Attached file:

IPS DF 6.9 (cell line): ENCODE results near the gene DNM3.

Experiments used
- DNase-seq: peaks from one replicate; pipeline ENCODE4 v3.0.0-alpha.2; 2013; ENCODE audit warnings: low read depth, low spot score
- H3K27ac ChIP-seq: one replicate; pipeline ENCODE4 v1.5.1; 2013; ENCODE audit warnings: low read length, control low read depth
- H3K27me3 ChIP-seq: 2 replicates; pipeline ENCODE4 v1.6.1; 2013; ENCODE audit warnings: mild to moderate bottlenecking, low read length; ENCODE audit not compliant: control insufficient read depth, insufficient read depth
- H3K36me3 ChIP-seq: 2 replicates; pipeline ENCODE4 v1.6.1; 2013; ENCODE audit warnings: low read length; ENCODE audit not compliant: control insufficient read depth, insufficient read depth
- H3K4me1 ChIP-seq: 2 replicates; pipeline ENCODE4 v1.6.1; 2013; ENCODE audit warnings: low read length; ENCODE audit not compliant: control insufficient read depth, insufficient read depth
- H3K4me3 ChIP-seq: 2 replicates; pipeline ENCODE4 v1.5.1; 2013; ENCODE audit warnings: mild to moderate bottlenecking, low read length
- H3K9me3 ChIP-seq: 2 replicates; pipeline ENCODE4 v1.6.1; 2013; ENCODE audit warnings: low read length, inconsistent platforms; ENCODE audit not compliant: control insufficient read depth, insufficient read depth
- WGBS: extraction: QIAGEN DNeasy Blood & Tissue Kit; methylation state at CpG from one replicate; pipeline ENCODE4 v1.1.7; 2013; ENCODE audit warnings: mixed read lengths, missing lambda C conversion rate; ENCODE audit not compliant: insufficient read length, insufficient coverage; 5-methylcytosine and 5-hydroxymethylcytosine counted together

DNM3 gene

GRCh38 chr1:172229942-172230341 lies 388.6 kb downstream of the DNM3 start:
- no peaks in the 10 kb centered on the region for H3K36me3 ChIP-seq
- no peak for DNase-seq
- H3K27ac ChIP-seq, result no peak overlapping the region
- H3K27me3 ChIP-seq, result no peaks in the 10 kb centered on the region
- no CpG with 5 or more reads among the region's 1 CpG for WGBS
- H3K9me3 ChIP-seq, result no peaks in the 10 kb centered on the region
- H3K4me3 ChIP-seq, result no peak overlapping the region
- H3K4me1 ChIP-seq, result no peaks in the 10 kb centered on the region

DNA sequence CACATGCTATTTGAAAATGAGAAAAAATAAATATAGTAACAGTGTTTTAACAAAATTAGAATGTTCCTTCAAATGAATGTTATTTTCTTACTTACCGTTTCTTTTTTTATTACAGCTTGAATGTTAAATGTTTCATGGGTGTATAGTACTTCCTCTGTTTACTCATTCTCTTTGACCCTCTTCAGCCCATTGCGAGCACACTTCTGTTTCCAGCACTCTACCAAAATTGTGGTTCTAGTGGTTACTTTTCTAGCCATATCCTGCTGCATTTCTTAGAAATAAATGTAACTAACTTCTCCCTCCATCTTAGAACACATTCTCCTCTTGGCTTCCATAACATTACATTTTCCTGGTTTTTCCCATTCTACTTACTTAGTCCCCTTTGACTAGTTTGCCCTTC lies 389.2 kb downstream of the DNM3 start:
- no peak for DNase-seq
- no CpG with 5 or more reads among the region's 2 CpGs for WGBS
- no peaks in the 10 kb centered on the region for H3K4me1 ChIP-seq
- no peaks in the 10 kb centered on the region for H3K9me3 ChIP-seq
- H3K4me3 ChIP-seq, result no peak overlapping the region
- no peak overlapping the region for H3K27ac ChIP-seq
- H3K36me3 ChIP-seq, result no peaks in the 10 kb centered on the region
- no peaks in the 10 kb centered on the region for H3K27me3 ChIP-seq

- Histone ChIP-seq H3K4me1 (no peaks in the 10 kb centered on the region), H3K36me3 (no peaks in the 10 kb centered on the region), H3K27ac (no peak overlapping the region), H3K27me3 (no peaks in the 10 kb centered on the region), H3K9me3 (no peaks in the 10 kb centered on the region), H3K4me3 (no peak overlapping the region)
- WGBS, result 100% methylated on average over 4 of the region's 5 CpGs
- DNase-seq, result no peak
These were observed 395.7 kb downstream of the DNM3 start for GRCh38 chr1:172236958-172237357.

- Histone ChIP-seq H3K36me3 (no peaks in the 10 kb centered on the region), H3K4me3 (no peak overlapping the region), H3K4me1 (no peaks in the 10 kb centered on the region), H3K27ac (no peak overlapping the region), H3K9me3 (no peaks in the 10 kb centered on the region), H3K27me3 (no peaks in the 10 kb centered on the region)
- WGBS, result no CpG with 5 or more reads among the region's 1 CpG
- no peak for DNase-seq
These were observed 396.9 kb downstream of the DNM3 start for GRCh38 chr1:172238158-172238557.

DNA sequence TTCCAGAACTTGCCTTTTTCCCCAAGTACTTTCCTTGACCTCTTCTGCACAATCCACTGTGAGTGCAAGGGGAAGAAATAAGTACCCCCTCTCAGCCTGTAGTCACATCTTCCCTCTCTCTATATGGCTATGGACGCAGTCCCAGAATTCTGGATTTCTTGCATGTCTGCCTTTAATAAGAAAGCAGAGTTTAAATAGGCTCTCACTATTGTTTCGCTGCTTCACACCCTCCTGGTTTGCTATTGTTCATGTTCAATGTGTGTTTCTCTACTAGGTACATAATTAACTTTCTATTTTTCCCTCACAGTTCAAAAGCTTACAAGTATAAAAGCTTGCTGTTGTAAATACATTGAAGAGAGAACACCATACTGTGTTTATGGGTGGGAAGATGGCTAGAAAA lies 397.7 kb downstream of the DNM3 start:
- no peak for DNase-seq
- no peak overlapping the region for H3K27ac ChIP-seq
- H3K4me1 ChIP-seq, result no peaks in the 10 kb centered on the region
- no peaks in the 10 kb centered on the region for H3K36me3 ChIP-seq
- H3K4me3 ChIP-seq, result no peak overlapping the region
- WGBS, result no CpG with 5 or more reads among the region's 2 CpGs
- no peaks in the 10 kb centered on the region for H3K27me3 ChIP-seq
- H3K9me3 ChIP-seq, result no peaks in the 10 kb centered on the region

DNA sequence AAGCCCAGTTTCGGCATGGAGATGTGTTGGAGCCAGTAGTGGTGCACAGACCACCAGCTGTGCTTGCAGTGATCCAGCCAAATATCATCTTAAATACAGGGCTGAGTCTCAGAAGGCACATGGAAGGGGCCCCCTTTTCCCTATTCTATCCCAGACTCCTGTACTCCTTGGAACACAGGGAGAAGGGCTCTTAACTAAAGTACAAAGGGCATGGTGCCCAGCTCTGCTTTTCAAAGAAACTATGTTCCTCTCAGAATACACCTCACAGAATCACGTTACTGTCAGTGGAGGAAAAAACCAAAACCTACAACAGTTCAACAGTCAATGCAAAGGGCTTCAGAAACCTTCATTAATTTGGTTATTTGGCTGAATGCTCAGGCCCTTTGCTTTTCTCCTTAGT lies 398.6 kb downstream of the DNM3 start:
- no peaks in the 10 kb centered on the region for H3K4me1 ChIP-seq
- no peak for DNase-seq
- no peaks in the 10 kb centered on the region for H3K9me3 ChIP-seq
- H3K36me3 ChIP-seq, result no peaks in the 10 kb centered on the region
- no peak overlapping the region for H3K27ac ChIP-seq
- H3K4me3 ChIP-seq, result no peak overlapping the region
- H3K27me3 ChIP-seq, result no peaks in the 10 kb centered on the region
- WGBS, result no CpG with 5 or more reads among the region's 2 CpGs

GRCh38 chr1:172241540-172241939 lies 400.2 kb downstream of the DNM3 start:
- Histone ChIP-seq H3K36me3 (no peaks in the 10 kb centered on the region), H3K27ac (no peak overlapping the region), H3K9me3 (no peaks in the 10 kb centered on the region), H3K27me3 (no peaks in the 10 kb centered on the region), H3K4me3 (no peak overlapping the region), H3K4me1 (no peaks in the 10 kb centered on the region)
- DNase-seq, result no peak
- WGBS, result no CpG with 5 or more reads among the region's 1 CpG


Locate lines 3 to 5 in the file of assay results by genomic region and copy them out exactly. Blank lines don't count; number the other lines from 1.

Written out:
- DNase-seq: peaks from one replicate; pipeline ENCODE4 v3.0.0-alpha.2; 2013; ENCODE audit warnings: low read depth, low spot score
- H3K27ac ChIP-seq: one replicate; pipeline ENCODE4 v1.5.1; 2013; ENCODE audit warnings: low read length, control low read depth
- H3K27me3 ChIP-seq: 2 replicates; pipeline ENCODE4 v1.6.1; 2013; ENCODE audit warnings: mild to moderate bottlenecking, low read length; ENCODE audit not compliant: control insufficient read depth, insufficient read depth